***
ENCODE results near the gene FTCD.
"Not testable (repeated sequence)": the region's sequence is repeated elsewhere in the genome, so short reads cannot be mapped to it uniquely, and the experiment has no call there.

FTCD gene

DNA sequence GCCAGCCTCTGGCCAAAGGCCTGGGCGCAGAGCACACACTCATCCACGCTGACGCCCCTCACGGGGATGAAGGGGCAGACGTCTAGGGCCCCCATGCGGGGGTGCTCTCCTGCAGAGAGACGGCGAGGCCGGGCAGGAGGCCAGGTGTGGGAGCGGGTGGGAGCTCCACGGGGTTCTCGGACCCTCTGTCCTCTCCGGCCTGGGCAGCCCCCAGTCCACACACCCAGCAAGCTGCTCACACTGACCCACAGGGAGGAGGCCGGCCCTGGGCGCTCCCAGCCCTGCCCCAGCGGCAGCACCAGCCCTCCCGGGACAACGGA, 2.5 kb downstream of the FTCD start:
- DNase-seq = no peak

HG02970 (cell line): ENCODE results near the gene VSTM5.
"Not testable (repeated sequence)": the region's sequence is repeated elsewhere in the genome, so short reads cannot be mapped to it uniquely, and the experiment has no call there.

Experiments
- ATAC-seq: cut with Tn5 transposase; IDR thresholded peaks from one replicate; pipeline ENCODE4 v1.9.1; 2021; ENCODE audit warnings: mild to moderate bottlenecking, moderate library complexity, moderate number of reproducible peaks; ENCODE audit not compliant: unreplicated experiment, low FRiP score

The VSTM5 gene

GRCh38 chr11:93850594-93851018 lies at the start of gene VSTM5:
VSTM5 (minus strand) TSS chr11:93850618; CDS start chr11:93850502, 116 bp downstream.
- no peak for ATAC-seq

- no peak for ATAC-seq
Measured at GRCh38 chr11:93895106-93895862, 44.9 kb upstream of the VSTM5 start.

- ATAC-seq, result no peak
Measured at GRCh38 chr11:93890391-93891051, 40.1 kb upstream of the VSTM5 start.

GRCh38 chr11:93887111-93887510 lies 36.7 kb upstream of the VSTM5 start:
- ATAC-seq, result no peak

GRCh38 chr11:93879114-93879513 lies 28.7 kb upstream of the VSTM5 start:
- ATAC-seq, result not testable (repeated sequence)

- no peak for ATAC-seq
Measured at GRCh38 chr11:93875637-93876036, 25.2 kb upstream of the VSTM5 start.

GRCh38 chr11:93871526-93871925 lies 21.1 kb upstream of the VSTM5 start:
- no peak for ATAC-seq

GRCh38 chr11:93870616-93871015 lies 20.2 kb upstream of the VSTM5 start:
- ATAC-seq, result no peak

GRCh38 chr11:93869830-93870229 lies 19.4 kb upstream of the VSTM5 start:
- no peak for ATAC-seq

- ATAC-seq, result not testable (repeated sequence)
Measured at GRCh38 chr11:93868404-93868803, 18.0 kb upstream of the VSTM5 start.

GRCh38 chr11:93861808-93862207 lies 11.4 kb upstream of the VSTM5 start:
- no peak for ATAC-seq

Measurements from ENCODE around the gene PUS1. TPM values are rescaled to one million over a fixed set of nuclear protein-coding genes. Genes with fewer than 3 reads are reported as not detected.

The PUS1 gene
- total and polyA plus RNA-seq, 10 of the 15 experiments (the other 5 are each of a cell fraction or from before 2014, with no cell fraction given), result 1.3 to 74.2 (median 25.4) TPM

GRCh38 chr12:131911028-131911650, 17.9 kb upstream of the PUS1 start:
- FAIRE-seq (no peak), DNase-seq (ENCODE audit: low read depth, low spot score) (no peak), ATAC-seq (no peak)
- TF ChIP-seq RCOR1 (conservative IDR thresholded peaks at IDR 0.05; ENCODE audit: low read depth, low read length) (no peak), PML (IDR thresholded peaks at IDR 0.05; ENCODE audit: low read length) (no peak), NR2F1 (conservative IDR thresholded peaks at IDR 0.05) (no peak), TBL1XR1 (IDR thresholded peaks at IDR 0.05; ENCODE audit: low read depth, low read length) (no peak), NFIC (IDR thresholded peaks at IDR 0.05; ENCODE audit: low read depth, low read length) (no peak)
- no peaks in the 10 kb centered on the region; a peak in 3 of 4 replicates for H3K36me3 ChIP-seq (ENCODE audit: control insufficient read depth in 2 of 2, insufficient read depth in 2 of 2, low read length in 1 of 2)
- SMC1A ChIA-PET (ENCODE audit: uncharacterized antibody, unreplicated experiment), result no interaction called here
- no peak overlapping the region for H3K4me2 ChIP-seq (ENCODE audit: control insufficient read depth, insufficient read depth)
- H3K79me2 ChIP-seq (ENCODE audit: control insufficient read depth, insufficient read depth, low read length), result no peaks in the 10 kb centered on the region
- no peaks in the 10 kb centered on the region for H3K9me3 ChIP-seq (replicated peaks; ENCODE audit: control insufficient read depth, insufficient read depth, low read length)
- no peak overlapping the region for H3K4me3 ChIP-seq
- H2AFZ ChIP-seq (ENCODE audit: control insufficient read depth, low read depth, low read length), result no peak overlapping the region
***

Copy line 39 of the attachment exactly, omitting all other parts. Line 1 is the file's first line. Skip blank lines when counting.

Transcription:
- TF ChIP-seq RCOR1 (conservative IDR thresholded peaks at IDR 0.05; ENCODE audit: low read depth, low read length) (no peak), PML (IDR thresholded peaks at IDR 0.05; ENCODE audit: low read length) (no peak), NR2F1 (conservative IDR thresholded peaks at IDR 0.05) (no peak), TBL1XR1 (IDR thresholded peaks at IDR 0.05; ENCODE audit: low read depth, low read length) (no peak), NFIC (IDR thresholded peaks at IDR 0.05; ENCODE audit: low read depth, low read length) (no peak)